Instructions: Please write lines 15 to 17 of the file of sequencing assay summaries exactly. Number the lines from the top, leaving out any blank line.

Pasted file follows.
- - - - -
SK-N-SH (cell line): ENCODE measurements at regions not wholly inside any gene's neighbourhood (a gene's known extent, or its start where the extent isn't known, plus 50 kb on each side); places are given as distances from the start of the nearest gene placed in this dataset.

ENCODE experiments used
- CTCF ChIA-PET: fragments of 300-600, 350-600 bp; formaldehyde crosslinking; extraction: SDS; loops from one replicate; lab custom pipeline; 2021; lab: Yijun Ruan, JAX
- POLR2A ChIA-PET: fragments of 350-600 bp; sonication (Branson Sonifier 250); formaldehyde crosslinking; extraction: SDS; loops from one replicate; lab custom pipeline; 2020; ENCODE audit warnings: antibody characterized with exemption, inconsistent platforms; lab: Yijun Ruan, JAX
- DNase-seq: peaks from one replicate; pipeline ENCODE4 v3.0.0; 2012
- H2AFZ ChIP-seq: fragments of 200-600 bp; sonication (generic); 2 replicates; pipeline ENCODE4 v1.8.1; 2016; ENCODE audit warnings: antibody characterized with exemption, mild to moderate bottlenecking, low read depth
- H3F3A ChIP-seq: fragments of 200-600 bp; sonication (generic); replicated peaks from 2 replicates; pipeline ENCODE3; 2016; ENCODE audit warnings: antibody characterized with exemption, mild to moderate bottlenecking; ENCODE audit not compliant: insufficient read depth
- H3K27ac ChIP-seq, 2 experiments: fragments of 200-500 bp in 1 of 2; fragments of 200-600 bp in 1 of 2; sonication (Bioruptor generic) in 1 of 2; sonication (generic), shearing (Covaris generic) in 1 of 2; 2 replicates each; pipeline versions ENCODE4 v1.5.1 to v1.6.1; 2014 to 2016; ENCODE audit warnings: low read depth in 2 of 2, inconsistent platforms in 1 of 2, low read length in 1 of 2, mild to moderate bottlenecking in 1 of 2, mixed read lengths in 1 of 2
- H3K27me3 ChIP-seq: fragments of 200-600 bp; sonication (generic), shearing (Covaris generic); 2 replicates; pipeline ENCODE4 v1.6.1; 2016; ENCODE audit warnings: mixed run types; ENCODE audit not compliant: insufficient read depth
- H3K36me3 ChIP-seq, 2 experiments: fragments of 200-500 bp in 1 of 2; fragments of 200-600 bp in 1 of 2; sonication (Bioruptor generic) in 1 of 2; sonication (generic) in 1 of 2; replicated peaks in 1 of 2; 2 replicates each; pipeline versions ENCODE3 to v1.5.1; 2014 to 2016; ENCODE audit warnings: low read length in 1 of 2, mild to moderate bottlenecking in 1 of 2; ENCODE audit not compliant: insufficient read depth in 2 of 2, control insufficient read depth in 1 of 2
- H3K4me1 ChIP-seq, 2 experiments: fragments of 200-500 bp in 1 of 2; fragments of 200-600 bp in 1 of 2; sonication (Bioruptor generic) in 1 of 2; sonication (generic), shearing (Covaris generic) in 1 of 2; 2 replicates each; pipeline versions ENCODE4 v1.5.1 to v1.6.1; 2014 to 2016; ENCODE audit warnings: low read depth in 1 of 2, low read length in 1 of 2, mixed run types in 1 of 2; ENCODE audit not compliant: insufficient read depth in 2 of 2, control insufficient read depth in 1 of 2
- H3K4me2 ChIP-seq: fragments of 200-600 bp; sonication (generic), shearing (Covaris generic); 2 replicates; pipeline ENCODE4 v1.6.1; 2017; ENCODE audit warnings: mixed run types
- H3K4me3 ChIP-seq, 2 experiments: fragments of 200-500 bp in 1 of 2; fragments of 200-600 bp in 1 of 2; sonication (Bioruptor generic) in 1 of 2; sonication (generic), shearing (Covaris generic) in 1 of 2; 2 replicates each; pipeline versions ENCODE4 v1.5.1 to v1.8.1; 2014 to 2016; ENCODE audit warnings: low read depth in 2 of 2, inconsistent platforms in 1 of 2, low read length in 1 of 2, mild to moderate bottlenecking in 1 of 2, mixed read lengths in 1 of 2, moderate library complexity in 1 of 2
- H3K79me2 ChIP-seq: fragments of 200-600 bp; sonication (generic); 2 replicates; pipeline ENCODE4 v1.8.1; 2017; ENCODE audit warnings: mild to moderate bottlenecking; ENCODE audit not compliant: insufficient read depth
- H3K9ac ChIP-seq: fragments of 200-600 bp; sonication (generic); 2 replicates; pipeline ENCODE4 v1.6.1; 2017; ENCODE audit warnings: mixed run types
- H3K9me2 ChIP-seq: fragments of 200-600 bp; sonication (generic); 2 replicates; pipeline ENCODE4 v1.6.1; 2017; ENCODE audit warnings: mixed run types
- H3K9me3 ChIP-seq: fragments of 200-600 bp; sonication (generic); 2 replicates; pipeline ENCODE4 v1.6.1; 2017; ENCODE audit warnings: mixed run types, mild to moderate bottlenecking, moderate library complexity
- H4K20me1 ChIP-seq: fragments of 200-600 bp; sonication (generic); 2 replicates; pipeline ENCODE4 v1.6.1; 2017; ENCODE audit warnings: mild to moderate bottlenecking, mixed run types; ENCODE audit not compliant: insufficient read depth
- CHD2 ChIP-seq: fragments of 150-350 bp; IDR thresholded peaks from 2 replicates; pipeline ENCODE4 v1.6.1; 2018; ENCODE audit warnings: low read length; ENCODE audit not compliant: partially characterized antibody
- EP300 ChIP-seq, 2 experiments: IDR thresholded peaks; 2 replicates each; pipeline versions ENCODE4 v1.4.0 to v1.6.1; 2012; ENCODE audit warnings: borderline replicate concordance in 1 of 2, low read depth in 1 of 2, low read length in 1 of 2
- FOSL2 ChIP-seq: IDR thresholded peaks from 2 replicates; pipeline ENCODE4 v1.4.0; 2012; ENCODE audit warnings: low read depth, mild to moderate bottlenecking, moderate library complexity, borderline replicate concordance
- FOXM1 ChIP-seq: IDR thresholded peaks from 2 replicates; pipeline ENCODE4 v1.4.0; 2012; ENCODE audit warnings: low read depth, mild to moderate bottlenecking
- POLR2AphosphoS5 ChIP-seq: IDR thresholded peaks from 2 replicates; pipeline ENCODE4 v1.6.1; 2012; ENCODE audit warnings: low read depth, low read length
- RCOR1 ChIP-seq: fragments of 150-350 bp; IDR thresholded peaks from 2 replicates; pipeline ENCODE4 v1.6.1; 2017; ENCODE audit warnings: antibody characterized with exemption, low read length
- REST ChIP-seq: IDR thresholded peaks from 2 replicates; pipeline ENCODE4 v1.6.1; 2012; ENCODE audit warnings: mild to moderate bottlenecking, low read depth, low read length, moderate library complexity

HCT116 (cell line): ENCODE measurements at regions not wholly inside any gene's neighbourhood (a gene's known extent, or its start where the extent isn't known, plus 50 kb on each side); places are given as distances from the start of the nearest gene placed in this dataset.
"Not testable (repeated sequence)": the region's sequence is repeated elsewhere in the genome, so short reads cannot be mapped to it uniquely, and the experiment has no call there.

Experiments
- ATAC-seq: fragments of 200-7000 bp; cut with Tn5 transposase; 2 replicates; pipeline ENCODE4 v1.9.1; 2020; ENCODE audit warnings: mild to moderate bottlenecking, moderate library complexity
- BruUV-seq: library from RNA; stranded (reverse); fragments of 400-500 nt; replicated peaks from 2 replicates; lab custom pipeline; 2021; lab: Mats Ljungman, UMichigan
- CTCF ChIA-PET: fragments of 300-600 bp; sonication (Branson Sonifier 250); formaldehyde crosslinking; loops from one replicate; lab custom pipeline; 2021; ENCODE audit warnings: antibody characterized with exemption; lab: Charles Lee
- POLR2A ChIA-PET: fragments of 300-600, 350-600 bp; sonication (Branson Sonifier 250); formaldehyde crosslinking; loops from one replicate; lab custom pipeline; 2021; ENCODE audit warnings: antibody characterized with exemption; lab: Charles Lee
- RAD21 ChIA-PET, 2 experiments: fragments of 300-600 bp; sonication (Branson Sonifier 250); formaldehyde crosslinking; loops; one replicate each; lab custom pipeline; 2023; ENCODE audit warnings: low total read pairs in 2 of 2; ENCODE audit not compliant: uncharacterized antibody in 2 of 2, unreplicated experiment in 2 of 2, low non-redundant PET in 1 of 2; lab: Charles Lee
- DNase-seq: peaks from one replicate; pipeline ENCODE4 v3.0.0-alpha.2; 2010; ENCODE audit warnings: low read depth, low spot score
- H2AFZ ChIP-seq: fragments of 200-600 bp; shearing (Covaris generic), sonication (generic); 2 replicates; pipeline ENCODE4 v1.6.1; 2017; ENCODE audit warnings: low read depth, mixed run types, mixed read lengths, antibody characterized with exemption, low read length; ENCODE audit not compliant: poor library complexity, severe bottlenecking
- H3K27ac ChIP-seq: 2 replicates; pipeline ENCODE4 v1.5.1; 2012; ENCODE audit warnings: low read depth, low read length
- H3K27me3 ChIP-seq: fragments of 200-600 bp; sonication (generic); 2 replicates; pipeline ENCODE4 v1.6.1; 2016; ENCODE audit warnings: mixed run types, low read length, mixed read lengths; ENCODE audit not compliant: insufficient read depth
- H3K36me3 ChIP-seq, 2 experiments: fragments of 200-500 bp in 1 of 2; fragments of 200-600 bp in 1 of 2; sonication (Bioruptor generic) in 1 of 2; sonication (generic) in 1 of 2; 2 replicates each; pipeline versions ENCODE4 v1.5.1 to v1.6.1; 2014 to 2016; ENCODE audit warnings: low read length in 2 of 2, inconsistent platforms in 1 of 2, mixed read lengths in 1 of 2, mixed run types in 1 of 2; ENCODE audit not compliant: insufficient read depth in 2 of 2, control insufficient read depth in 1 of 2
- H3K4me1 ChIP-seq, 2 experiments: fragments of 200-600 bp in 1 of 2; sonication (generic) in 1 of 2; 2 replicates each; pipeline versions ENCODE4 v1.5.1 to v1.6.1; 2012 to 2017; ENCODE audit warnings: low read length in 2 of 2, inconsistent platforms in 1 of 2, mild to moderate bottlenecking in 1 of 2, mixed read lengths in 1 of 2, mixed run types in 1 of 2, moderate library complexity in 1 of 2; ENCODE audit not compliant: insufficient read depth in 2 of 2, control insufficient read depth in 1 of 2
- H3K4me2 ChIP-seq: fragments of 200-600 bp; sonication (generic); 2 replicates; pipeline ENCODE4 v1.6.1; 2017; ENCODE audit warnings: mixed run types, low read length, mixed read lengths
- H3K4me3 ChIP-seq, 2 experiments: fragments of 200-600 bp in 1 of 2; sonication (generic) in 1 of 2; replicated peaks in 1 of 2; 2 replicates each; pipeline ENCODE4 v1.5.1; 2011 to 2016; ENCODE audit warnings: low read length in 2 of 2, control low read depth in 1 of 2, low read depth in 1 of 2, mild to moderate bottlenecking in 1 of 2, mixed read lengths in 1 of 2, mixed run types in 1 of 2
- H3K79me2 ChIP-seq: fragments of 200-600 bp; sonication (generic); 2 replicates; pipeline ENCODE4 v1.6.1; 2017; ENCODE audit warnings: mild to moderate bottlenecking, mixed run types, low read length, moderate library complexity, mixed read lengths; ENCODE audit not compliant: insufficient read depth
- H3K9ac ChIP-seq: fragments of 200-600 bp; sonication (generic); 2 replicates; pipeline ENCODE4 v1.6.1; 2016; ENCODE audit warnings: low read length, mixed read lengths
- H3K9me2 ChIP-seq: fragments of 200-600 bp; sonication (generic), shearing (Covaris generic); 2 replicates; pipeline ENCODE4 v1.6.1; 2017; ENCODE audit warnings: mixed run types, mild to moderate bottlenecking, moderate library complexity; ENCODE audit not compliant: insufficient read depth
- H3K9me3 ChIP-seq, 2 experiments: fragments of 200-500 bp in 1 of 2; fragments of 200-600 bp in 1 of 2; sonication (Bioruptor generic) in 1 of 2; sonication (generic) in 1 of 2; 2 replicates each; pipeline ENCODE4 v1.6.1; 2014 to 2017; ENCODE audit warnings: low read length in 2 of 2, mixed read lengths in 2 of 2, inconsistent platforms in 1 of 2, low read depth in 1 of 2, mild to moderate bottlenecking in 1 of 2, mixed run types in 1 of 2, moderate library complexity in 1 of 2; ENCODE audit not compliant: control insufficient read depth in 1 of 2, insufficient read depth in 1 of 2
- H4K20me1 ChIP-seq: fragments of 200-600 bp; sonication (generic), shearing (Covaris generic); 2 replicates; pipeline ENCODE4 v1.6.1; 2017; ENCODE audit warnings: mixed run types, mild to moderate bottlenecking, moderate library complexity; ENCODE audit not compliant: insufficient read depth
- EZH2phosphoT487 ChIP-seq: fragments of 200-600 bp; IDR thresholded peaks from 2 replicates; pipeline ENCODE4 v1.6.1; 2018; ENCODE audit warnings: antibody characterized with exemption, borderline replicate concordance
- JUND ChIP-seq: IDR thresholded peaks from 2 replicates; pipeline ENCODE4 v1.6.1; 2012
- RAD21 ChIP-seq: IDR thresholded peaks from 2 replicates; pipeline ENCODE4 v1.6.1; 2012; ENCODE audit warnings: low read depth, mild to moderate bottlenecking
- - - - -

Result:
- H3K9ac ChIP-seq: fragments of 200-600 bp; sonication (generic); 2 replicates; pipeline ENCODE4 v1.6.1; 2017; ENCODE audit warnings: mixed run types
- H3K9me2 ChIP-seq: fragments of 200-600 bp; sonication (generic); 2 replicates; pipeline ENCODE4 v1.6.1; 2017; ENCODE audit warnings: mixed run types
- H3K9me3 ChIP-seq: fragments of 200-600 bp; sonication (generic); 2 replicates; pipeline ENCODE4 v1.6.1; 2017; ENCODE audit warnings: mixed run types, mild to moderate bottlenecking, moderate library complexity